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Personal Blogs, Personal Views

William Patry, Google’s Senior Copyright Counsel, is ending his blog “The Patry Copyright Blog“. That sentence, in short, gives one of the two reasons he is ending the blog (the other is the horrid state of copyright law, in his view). Patry is a long time copyright lawyer who started the blog while in private practice. Once he joined Google, however, suddenly people projected his blog onto Google. Of course, it is hard to see how to refer to people without saying something about their credentials. Saying, “William Patry, Google’s Senior Copyright Counsel, said this on his blog” seems to give more credence to a view than “William Patry, random guy on the street, said this”, even without making the step to “Google as a company believes this”. But too many people make the last step, making it impossible for Google’s senior copyright counsel to have a personal blog.

I’m primarily an academic, and there seems little harm in referring to me as “Michael Trick, professor at Carnegie Mellon, said …”, since there is a long tradition of celebrating individual views among professors. If everything a university professor said had to be vetted by the university (and who in the university could do such a vetting?), you wouldn’t hear much from professors on any topic. Once in a while, I get identified with organizations. Recently, I was referred to as “Michael Trick, former President of INFORMS” in a blog entry where I have pretty well convinced myself I was not referred to as a “nut with a computer” (though some doubt exists), which is a bit more troublesome. Even in 2002 as President of INFORMS, almost nothing I said was speaking on behalf of INFORMS. Certainly now, if it is not obvious, I don’t speak for INFORMS.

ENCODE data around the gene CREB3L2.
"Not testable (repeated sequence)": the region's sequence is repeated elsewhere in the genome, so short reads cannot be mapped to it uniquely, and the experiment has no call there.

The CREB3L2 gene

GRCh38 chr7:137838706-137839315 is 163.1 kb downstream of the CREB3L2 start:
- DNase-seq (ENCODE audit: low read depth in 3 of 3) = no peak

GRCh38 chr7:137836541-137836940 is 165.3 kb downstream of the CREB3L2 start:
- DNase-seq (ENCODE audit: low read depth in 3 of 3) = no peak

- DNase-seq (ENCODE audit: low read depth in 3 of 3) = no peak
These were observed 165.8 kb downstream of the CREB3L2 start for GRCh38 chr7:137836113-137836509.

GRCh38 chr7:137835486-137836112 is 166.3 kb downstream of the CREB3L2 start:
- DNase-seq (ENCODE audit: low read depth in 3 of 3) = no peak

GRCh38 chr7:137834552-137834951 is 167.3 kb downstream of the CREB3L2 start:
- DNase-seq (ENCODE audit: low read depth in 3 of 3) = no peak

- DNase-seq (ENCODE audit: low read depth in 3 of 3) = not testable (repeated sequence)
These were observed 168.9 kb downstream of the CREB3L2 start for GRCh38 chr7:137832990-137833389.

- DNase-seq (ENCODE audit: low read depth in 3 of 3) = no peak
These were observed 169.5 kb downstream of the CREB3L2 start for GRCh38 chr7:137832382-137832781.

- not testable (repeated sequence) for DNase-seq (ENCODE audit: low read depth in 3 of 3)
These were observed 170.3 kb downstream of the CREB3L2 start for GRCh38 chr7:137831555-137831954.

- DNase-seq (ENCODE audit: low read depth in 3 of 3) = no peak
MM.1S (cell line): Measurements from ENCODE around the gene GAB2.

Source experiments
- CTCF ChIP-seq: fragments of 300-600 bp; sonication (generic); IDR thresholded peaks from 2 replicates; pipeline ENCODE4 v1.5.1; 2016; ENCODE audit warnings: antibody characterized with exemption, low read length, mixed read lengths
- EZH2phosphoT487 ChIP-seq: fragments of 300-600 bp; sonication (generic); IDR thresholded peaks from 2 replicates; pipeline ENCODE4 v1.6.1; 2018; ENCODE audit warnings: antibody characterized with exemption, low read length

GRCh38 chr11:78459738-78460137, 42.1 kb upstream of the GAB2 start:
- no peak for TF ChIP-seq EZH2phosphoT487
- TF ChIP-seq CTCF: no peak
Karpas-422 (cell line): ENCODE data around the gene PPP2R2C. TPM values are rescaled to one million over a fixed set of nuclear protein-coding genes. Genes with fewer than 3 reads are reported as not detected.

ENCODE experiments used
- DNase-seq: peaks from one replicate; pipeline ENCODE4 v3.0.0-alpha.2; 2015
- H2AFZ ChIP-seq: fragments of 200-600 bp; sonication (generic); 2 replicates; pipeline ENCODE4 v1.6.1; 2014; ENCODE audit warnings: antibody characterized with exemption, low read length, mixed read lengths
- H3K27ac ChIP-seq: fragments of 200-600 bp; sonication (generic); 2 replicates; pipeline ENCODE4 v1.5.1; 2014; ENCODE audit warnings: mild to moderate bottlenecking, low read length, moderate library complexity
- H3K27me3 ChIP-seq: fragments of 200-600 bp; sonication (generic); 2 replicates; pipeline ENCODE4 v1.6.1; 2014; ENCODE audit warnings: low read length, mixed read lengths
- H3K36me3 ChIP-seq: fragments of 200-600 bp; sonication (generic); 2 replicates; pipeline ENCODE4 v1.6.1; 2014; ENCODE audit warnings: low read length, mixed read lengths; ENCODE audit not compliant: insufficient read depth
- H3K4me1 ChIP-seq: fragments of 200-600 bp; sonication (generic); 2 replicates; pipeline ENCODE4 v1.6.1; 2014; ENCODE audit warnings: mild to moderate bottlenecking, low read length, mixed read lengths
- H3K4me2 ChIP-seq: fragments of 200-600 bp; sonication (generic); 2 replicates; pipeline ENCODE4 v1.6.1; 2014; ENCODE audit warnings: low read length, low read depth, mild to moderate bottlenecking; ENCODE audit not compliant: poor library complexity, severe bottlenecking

This is also relevant to the recent IBM/ILOG acquisition. We’d all love to hear from the ILOGers and IBMers on what they think it means. I would love to hear it on a personal level on how it will affect their life, their work, our field, and the universe. But it is essentially impossible for anyone at IBM or ILOG to speak personally at this point. Anything they say could be taken as “official” and would draw harsh legal (and company) repercussions. So, until the acquisition is complete, I think we will have to be satisfied with carefully crafted, legally-cleared, official comments.

{ 2 } Comments

  1. MT | August 5, 2008 at 7:00 am | Permalink

    Here’s a good writeup on uses of ILOG within IBM middleware software products-

  2. Greg Glockner | August 13, 2008 at 6:13 pm | Permalink

    Sorry, I didn’t mean to imply that *you* were a nut with a computer! (Great, now people are looking for hidden meanings in *my* blog posts. Good thing my Twitter feed is private!)

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